I’m not feeling creative enough to cook anything new and exciting for dinner, but it is nice to get back into the hot foods rotation. This week we’ve had black bean soup (I doubled the recipe because there are never enough leftovers with the original quantities) and a Zuni roast chicken.
This time I found myself flavoring the chicken with fresh parsley, sage, and rosemary. I couldn’t help myself from throwing in some dried thyme, just to make it full-on Scarborough fair. I served it with mixed veggies and roasted organic potatoes.
I try to buy organic when I can—I’d say probably 75% of our produce is organic. Potatoes are one I haven’t traditionally bought organic, because there are so many varieties available only in conventional form. Then I listened to the audiobook of The Botany of Desire. Aside: I listen to a lot of audiobooks because Miles likes me to lie with him until he falls asleep, and it gets so boring if I don’t have something to listen to.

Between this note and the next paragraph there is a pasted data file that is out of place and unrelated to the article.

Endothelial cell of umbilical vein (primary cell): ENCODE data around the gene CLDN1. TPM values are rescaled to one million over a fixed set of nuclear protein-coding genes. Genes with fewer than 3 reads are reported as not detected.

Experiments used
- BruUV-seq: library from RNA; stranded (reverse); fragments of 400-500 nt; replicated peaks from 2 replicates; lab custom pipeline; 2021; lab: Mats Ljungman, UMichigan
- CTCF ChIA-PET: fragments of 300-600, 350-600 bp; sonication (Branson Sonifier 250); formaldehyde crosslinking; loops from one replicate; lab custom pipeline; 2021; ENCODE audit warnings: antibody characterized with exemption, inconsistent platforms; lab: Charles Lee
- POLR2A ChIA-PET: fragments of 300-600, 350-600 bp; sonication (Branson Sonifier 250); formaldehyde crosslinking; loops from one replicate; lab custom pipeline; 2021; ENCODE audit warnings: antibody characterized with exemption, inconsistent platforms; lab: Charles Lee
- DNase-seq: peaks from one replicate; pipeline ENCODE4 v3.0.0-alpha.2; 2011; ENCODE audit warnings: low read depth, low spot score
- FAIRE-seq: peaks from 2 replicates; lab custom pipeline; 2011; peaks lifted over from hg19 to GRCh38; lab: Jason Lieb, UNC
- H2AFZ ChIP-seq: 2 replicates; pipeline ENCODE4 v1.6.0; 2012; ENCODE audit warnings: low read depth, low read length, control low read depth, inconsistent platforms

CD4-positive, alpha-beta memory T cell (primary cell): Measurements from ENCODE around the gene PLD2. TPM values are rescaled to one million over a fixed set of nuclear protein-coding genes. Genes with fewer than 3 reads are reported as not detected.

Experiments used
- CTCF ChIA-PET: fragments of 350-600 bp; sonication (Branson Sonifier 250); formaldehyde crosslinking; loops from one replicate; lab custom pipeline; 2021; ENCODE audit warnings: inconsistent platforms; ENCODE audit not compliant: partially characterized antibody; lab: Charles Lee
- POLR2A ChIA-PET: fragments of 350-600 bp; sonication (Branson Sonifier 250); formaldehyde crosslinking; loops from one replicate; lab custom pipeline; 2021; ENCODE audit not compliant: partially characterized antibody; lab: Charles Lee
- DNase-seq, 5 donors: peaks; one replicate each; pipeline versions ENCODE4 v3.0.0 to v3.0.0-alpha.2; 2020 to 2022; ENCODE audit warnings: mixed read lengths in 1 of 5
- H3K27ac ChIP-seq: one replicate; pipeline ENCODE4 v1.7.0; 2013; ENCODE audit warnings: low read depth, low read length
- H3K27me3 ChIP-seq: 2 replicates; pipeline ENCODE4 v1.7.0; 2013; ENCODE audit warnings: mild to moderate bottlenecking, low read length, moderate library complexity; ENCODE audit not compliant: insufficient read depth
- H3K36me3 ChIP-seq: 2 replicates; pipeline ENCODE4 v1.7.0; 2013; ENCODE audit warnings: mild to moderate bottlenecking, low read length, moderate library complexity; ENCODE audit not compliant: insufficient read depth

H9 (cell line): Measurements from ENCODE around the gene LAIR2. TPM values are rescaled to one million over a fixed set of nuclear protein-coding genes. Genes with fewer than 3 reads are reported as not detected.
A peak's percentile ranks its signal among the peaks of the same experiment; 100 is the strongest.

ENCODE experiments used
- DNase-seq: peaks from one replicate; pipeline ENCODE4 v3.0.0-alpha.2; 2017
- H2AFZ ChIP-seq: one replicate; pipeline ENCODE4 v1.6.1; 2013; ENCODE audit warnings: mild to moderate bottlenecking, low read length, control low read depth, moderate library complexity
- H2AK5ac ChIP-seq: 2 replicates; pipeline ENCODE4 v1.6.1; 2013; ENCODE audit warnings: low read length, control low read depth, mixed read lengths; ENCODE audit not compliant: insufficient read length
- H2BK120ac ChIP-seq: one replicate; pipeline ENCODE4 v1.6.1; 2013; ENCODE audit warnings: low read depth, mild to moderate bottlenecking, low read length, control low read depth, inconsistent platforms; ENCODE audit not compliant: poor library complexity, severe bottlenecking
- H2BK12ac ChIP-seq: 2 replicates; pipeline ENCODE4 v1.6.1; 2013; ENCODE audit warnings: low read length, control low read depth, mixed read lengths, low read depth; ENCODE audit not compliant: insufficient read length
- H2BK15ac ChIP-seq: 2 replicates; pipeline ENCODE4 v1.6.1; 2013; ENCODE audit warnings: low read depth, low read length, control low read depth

Anyway, in that book, the author interviews a potato farmer who uses conventional chemical pesticides. Apparently the stuff is so toxic that, in the days after applying it, the farmer won’t let any of his staff into the field. Even if part of the irrigation system breaks and it means losing a whole section of the crop, he go out there or let anyone else do it either. He also keeps a small organic patch of potatoes for his family. It’s just an anecdote, I know. There are probably a lot of potato farmers out there who are happy to eat their pesticided crops. I’m sure I do it every time I eat a potato in a restaurant. But it stuck with me.
So, yeah, I picked up some organic potatoes. All they had were redskins, and I typically like Yukon Gold or similar, but they turned out tastily anyway. I cut them into 1-inch chunks and soaked them in water for half an hour or so, then dried well, tossed with olive oil, salt, and pepper, and roasted them along with the chicken.
Back on the black bean soup, I served that with cornbread. The cornbread I make is just a variation on the recipe from the side of the cornmeal container. From what I understand, it’s a Northern-style cornbread; that is, it’s light-textured and sweet. It’s good with honey butter.
- 3/4 cup yellow cornmeal
- 1 1/2 cups AP flour
- 1/2 cup sugar
- 2 tsp baking powder
- 1 tsp salt
- 1 egg
- 1/4 cup vegetable oil
- 1 cup water
Preheat oven to 400F. Mix first six ingredients (through salt) in a medium bowl, then stir in wet ingredients until well-moistened, but don’t over-stir. Bake for 25-30 minutes in a cooking-sprayed 8″ or 9″ baking dish. I’ve also done this in an oven-proof skillet, and that’s good too.